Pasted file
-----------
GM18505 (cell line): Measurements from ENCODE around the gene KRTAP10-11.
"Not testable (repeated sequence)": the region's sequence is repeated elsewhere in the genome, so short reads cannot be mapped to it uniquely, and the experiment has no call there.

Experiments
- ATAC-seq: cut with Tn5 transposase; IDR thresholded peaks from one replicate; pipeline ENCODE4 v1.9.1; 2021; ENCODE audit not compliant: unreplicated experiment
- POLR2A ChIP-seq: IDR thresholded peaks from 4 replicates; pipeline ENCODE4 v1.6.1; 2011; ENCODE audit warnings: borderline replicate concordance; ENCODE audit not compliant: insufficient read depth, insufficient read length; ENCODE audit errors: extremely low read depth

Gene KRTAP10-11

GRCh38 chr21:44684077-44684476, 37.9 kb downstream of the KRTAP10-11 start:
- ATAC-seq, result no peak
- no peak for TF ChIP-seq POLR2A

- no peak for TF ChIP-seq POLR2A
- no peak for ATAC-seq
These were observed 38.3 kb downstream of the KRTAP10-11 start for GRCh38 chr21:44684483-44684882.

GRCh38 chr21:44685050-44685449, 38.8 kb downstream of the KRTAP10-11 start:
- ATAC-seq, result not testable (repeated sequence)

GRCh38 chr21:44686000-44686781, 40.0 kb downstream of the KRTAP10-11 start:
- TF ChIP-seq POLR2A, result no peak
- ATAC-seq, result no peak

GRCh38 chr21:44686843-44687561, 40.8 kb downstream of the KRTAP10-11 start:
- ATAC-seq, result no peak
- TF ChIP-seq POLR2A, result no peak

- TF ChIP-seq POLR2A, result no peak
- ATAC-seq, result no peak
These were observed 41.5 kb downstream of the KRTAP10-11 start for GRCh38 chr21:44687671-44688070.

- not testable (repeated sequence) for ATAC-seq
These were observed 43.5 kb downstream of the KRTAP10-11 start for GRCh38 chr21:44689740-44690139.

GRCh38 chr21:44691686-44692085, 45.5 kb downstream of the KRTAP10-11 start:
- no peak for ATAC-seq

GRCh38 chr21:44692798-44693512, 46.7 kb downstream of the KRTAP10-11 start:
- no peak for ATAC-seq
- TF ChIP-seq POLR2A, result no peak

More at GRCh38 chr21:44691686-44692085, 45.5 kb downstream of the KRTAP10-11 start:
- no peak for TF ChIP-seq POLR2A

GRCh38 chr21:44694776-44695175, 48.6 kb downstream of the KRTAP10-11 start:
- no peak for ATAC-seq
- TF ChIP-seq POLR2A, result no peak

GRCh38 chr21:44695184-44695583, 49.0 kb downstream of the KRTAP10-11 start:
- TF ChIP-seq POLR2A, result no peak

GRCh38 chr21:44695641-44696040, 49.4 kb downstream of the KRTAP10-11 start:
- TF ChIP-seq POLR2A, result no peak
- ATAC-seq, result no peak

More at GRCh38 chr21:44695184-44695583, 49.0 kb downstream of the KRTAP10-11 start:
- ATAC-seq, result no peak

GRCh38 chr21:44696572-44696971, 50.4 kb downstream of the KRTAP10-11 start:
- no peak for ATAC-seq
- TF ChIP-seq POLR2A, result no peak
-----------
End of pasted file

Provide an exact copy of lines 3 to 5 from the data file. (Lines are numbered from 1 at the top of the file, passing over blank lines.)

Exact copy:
Experiments
- ATAC-seq: cut with Tn5 transposase; IDR thresholded peaks from one replicate; pipeline ENCODE4 v1.9.1; 2021; ENCODE audit not compliant: unreplicated experiment
- POLR2A ChIP-seq: IDR thresholded peaks from 4 replicates; pipeline ENCODE4 v1.6.1; 2011; ENCODE audit warnings: borderline replicate concordance; ENCODE audit not compliant: insufficient read depth, insufficient read length; ENCODE audit errors: extremely low read depth